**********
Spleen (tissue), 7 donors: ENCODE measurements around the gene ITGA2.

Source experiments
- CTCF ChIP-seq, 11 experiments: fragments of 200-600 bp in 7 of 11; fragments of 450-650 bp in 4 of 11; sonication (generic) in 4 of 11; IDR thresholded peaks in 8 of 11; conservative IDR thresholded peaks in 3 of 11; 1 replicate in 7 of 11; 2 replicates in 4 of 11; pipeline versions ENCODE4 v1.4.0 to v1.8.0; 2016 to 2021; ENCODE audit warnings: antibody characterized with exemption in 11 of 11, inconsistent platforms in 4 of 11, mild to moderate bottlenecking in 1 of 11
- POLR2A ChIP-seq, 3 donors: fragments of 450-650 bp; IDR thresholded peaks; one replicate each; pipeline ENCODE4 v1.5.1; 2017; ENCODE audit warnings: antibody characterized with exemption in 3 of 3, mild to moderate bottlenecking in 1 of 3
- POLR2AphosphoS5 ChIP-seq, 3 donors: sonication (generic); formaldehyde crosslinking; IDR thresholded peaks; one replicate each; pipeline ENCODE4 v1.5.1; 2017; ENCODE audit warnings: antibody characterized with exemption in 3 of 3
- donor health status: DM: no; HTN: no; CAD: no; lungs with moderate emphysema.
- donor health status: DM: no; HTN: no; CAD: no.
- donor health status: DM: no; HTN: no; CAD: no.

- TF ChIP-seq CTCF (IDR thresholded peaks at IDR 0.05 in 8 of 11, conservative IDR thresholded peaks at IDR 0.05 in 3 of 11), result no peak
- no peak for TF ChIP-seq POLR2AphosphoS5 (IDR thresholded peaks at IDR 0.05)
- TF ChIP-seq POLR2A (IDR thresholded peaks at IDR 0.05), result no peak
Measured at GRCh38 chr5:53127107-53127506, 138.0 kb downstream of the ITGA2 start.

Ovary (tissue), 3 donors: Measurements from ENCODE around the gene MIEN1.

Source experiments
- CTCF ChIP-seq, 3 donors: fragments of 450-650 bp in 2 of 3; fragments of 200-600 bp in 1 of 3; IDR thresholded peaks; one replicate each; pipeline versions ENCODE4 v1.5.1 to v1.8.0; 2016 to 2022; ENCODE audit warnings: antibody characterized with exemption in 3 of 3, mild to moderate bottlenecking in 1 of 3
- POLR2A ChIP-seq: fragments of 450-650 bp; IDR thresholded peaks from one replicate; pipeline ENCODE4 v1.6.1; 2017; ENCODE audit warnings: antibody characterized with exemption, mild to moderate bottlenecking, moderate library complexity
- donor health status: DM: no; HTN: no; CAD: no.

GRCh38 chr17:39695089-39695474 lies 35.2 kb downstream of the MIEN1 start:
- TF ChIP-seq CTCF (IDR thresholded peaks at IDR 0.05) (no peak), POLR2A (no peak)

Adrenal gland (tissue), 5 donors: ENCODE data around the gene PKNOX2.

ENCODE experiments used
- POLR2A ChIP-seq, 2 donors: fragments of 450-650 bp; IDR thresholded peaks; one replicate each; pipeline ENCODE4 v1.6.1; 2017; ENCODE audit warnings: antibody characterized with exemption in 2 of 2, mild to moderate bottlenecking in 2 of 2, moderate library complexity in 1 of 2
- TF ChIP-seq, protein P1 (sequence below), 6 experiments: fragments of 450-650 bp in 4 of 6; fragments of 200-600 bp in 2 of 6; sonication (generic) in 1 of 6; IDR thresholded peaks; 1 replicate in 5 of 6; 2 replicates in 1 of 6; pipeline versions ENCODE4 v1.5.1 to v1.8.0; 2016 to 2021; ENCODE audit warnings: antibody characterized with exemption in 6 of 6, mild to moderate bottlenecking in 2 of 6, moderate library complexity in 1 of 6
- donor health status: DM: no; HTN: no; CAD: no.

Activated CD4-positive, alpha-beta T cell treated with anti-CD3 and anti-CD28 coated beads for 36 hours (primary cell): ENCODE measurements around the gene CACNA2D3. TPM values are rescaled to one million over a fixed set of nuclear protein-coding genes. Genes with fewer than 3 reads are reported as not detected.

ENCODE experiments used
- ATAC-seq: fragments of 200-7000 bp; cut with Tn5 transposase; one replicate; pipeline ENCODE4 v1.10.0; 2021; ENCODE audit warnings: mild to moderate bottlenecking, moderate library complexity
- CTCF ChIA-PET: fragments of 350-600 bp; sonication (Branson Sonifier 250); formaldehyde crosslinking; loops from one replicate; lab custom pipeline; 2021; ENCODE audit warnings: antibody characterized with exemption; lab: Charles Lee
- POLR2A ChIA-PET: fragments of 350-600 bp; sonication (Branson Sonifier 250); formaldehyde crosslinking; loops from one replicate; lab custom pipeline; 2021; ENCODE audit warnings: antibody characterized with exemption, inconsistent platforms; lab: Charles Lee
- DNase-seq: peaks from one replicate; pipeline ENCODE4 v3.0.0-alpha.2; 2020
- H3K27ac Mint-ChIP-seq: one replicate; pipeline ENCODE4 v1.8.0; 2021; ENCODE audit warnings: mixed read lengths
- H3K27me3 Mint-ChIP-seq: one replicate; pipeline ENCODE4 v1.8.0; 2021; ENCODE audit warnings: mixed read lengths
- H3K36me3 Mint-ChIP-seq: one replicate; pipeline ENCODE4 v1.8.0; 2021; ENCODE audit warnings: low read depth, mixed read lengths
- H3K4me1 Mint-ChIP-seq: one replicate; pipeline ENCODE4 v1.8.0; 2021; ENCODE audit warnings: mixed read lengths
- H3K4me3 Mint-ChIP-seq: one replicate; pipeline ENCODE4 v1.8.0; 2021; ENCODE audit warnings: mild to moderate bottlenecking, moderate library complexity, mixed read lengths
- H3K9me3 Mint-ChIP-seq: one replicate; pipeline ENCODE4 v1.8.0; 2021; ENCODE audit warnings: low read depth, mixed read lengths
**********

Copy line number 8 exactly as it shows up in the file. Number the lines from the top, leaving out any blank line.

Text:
- donor health status: DM: no; HTN: no; CAD: no.